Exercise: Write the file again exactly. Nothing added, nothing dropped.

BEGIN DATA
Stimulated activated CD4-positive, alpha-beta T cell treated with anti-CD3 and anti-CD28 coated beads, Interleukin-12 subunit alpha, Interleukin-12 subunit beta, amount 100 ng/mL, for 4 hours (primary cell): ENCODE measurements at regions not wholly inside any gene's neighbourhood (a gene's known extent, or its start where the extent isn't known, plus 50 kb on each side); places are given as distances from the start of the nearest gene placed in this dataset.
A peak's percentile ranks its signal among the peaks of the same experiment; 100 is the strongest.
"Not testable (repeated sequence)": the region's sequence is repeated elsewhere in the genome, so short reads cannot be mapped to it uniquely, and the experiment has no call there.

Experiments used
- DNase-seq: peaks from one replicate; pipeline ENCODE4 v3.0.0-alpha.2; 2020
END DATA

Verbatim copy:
Stimulated activated CD4-positive, alpha-beta T cell treated with anti-CD3 and anti-CD28 coated beads, Interleukin-12 subunit alpha, Interleukin-12 subunit beta, amount 100 ng/mL, for 4 hours (primary cell): ENCODE measurements at regions not wholly inside any gene's neighbourhood (a gene's known extent, or its start where the extent isn't known, plus 50 kb on each side); places are given as distances from the start of the nearest gene placed in this dataset.
A peak's percentile ranks its signal among the peaks of the same experiment; 100 is the strongest.
"Not testable (repeated sequence)": the region's sequence is repeated elsewhere in the genome, so short reads cannot be mapped to it uniquely, and the experiment has no call there.

Experiments used
- DNase-seq: peaks from one replicate; pipeline ENCODE4 v3.0.0-alpha.2; 2020